The contact assembly as pictured in FIGURE 2 consists of a brush 22 whose lead wire 23 passes through a spring 24 and is attached to the spring 24 at its far end. This contact assembly is inserted in each of the conducting cups 12 and the two parts of the swivel connector are fastened together with screws 25 passing through the outer shells 5 and 13 and into the nonconducting material 15.
What is claimed as new is:
1. A swivel connection between cable ends comprising two cables each having plural conductors with the ends thereof secured in adjacent bodies of insulation and electrically connected to separate conductive contacts arranged for mating contact between the bodies; the contacts of one of said bodies being formed of concentric rings, and the other of spring biased plunger elements; a shell secured to and covering at least part of one of said bodies and encompassing the other so as to permit swiveling of the said other body relative to the remaining body with said contacts remaining in contact during such swiveling; and a bearing between the end of the encompassing shell portion and the adjacent cable.
2. The structure of claim 1 wherein there are three conductors in each cable, each secured to a respective contact.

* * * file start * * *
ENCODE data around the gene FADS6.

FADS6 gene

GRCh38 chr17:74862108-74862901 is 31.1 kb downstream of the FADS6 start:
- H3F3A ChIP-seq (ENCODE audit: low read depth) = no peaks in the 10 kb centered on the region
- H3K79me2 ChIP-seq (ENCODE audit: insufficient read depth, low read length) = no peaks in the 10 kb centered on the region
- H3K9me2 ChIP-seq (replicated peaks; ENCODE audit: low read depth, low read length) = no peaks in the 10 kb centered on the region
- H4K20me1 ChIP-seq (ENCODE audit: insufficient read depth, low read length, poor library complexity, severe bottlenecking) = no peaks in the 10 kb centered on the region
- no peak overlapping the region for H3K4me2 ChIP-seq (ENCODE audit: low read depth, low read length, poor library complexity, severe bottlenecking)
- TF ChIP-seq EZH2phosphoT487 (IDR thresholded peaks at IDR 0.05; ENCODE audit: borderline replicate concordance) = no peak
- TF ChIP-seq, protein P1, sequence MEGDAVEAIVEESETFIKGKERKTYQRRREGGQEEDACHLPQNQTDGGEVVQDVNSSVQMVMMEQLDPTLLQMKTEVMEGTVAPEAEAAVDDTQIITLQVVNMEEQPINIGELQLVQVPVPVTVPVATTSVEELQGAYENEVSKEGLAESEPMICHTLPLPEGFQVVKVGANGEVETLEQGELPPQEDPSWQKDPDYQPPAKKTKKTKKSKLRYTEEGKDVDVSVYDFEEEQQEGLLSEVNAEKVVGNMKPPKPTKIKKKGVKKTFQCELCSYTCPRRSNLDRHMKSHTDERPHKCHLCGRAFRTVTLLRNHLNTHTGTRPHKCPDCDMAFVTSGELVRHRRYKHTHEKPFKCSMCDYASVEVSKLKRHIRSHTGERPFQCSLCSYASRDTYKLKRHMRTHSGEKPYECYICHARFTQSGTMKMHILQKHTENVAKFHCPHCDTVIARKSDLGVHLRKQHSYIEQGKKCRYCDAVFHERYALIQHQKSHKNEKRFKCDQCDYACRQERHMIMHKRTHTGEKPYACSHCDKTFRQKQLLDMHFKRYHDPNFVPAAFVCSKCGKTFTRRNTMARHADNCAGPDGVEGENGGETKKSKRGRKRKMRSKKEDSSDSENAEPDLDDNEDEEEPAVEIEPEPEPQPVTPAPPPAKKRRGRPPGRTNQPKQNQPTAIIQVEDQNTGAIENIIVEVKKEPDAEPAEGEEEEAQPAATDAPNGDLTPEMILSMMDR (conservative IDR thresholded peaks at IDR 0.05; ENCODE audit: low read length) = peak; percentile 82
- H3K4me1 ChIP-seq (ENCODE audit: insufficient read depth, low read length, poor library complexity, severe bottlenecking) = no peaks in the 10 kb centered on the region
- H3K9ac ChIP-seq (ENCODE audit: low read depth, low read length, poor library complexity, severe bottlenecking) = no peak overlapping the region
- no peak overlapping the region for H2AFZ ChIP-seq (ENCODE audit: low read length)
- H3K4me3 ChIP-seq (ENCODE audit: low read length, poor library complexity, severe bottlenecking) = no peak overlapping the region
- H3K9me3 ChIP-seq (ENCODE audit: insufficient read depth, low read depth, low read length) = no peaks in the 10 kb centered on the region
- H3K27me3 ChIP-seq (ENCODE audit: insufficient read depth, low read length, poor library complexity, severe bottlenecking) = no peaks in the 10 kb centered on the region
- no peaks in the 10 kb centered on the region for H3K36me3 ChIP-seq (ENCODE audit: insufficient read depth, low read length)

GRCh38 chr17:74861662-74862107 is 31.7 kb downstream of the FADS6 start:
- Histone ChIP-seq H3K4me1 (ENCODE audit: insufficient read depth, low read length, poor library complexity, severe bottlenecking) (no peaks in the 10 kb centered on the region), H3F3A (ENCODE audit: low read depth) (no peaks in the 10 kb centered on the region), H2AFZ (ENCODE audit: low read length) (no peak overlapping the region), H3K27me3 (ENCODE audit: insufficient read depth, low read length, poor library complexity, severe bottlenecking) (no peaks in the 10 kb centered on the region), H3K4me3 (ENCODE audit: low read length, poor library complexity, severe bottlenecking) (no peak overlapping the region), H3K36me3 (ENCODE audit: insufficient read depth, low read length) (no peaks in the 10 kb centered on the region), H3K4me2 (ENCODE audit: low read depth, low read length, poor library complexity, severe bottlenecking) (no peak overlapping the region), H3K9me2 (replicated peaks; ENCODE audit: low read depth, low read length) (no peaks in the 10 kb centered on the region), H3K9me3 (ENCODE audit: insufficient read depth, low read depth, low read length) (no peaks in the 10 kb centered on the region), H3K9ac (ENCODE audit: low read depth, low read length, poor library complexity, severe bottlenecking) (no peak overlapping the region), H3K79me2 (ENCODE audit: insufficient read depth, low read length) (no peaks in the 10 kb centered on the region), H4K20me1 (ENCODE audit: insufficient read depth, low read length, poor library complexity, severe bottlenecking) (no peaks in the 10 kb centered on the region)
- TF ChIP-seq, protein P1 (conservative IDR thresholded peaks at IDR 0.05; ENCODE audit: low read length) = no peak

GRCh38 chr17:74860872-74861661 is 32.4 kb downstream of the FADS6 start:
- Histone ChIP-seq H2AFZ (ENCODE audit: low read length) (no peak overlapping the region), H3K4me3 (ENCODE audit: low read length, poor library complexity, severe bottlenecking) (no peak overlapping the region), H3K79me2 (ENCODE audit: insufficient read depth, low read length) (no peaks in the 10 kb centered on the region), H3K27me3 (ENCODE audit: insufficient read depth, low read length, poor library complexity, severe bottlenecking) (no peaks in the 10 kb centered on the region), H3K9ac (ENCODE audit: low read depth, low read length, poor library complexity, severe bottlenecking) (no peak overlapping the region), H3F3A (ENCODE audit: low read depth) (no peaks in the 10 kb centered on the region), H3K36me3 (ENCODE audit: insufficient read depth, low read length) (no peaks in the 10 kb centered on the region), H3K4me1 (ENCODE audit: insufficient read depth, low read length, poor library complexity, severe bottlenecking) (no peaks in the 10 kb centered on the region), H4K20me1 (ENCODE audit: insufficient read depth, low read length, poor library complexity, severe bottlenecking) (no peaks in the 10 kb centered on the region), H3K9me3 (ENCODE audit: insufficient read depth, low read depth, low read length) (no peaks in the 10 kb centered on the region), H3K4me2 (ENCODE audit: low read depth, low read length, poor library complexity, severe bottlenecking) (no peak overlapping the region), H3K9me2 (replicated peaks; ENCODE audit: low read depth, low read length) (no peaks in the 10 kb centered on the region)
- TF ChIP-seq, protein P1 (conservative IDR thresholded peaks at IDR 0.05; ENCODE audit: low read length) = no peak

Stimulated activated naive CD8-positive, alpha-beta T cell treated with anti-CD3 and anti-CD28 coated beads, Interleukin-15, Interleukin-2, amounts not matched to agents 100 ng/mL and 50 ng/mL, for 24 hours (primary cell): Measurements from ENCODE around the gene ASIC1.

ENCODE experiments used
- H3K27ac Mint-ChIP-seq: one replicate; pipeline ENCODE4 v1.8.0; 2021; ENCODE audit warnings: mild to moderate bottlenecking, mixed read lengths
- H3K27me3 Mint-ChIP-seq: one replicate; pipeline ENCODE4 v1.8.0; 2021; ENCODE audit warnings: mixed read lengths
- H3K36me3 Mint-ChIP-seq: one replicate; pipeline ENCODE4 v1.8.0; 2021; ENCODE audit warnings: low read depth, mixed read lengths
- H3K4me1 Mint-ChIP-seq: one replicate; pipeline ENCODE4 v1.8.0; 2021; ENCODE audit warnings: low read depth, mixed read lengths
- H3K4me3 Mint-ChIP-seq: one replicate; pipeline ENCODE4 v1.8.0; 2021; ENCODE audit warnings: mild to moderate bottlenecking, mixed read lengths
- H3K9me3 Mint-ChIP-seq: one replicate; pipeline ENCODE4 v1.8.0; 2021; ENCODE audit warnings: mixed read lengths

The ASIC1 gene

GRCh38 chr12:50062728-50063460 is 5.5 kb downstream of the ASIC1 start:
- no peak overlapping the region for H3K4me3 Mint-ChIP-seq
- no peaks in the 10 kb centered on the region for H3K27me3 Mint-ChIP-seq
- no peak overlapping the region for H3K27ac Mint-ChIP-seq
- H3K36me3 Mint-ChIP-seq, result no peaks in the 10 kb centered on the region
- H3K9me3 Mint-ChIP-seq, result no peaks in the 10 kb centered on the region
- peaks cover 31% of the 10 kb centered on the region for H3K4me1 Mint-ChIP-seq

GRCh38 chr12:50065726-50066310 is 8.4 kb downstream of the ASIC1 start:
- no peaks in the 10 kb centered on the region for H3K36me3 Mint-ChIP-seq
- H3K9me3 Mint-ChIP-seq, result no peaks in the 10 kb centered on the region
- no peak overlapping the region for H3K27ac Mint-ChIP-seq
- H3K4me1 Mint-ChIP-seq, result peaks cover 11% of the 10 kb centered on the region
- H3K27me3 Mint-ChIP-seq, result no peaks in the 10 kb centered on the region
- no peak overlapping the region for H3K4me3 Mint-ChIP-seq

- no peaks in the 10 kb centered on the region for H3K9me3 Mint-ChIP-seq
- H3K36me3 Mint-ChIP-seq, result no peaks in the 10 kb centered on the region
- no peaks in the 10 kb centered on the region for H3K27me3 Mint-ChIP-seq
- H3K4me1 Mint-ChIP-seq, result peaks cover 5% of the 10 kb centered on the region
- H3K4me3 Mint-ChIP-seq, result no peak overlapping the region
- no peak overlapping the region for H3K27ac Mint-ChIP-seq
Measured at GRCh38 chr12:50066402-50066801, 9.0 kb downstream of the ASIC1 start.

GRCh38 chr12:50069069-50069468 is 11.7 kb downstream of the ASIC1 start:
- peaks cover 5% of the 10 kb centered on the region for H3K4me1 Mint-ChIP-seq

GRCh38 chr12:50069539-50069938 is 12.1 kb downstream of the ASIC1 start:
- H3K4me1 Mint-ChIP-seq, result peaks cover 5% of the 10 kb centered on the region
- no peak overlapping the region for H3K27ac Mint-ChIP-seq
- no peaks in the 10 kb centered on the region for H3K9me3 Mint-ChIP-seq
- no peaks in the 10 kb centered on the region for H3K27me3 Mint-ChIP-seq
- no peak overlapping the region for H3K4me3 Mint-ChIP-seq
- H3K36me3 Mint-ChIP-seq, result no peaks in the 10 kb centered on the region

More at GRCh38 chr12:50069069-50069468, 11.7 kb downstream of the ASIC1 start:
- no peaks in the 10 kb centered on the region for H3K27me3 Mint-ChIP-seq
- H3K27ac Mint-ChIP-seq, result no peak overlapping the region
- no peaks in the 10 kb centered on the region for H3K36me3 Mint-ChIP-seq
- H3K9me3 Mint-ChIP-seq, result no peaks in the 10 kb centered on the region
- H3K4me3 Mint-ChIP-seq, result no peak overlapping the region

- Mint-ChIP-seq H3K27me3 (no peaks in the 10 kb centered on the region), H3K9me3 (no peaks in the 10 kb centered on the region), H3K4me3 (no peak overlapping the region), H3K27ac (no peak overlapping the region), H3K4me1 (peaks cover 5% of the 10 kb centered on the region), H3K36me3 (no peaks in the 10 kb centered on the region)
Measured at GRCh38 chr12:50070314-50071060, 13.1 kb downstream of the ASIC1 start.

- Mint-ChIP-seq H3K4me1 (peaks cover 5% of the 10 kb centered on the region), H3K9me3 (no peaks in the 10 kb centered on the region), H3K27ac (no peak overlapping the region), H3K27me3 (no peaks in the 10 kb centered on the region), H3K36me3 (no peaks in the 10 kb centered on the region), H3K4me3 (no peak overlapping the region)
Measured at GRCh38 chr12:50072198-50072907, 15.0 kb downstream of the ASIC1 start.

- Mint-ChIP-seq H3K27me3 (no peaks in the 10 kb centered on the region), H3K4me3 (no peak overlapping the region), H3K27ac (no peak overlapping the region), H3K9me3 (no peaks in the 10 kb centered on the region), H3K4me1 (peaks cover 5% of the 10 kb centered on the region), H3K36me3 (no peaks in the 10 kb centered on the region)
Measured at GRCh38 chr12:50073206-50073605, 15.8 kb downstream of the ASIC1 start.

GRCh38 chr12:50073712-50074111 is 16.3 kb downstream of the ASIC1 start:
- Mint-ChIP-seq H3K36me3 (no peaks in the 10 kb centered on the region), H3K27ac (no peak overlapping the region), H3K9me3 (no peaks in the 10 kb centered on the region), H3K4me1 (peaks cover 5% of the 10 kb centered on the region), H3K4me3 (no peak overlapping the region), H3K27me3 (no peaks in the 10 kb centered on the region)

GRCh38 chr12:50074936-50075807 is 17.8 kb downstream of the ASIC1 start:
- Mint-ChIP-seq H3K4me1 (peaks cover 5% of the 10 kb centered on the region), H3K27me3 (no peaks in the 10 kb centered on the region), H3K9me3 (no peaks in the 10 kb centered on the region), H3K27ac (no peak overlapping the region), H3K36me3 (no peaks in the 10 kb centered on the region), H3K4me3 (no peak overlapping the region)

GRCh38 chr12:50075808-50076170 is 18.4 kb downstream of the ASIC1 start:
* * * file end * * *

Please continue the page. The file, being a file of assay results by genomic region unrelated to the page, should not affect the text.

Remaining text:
3. The structure of claim 1 wherein the material of the bodies comprises solidified casting insulation material embedding the respective conductors therein.
4. The structure of claim 3 wherein one conductor in each body has an underwriters knot embedded therein.
5. The structure of claim 1 wherein the plunger elements are carbon brushes.
6. The structure of claim 1 wherein said shell is formed of two parts, the encompassing portion forming one part and being removably attached to the other part.
7. The structure of claim 1 wherein the spring biased plunger elements include a tubular casing which contains a plunger element and a coil spring biasing the plunger element outwardly of said casing.
8. The structure of claim 1 wherein said bearing comprises a ball bearing fitted between said shell end and said cable.
References Cited UNITED STATES PATENTS 1,975,964 10/1934 Mayhew. 2,231,366 2/1941 Mehr. 2,715,713 8/1955 Seim. 2,766,625 10/ 6 Swanson 339-8 FOREIGN PATENTS 458,129 7/1950 Italy.
RICHARD E. MOORE, Primary Examiner.
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|U.S. Classification||439/21, 439/29|